2012 Conference & AGM

IAHA 2013 2nd National Conference - Healthy Footprints Leading Generational Change

IAHA National Conference 2012 Opening Addresses

The Hon. Julia Gillard PM’s message at the 2012 IAHA Conference


The Hon. Warren Snowden MP’s welcome message at the 2012 IAHA Conference

Keynote Speakers

Dr Kerry Arabena (MC)

Professor and Director of Research for the School for Indigenous health Monash University


A descendant of the Meriam people of the Torres Strait, Professor Kerry Arabena’s years of work have brought her to the forefront of Indigenous affairs in Australia. She was the inaugural Chair of the National Congress of Australia’s First Peoples and the inaugural CEO of the Lowitja Institute. A former social worker with a Doctorate in Human Ecology, she was awarded the JC Crawford Prize for Academic Excellence in 2010. Kerry has an extensive background in public health, administration, community development and research. A former social worker with a Doctorate in Human Ecology, she was awarded the JC Crawford Prize for Academic Excellence in 2010. Kerry has an extensive background in public health, administration, community development and research.

Dr Tom Calma (Keynote)

National Coordinator for Tackling Indigenous Smoking


Are we Closing the Gap in health outcomes for Aboriginal and Torres Strait Islander people?

Dr Calma is an Aboriginal elder from the Kungarakan tribal group and a member of the Iwaidja tribal group whose traditional lands are south west of Darwin and on the Coburg Peninsula in the Northern Territory of Australia, respectively. He has been involved in Indigenous affairs at a local, community, state, national and international level and worked in the public sector for 40 years and is currently on a number of boards and committees focussing on rural and remote Australia, health, education and economic development.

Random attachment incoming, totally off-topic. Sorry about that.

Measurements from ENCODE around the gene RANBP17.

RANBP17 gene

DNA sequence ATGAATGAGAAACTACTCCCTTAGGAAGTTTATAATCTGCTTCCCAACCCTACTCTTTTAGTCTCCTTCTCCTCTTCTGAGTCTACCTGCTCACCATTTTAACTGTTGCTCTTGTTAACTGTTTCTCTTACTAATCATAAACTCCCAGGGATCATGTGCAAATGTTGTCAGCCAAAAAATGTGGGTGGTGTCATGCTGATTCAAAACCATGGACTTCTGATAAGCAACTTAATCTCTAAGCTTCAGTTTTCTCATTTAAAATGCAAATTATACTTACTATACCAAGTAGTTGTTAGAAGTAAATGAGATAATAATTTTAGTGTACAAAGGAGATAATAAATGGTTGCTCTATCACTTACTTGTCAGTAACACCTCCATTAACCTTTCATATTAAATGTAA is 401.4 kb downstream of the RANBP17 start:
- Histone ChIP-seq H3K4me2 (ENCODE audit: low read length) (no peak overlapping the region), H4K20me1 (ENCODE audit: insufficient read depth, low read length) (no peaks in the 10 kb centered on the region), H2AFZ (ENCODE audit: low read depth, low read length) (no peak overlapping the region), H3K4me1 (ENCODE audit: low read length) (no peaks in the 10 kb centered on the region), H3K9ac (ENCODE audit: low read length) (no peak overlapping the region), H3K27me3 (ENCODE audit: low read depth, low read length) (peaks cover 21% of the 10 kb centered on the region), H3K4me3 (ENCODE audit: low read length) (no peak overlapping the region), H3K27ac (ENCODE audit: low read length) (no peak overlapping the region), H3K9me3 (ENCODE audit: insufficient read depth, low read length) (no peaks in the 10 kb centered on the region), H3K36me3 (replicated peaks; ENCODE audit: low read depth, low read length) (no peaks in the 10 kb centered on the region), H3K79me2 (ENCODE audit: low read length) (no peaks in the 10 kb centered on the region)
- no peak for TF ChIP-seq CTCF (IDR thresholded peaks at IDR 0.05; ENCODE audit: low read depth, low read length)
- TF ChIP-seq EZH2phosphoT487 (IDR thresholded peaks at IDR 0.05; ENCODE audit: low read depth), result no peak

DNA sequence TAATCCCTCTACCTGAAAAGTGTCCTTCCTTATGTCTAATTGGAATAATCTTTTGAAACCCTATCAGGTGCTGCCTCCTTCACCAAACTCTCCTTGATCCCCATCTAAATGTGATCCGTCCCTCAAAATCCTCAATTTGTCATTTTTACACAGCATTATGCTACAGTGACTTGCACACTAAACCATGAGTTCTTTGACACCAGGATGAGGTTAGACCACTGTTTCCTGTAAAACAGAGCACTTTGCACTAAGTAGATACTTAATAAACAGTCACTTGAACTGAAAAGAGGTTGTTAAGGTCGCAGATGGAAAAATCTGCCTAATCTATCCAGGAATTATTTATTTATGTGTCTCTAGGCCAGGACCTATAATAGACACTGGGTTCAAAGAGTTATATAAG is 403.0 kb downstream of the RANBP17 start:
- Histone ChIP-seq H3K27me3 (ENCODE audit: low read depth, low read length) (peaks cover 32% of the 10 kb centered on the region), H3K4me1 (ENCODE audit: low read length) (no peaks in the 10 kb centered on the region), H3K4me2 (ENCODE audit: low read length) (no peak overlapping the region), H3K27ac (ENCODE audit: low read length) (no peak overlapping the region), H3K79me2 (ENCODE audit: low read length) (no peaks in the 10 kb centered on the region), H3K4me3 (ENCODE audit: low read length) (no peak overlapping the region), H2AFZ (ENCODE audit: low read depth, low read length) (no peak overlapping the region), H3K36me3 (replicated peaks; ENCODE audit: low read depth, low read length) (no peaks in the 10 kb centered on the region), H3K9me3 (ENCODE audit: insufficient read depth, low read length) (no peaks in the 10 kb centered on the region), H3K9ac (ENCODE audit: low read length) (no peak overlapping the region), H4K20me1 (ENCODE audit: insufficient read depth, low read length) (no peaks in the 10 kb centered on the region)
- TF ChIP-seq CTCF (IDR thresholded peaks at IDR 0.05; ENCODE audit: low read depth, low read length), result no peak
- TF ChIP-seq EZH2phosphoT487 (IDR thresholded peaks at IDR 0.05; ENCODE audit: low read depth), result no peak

View Presentation: Are we closing the Gap in health outcomes?
Presenter: Dr Tom Calma

Jody Broun (Keynote)

Importance of National Health Leadership

A Yindjibarndi woman from the Pilbara, Jody Broun has dedicated herself to the service of Australia’s First Peoples in her 25 year career, spending much of that time in senior public service positions. Jody has been the Executive Director of Aboriginal Housing and Infrastructure at the Department of Housing and Works (WA), Director of Equal Opportunity in Public Employment(WA), Executive Director of Policy and Coordination at the Aboriginal Affairs Planning Authority (WA) and Director General of the NSW Department of Aboriginal Affairs.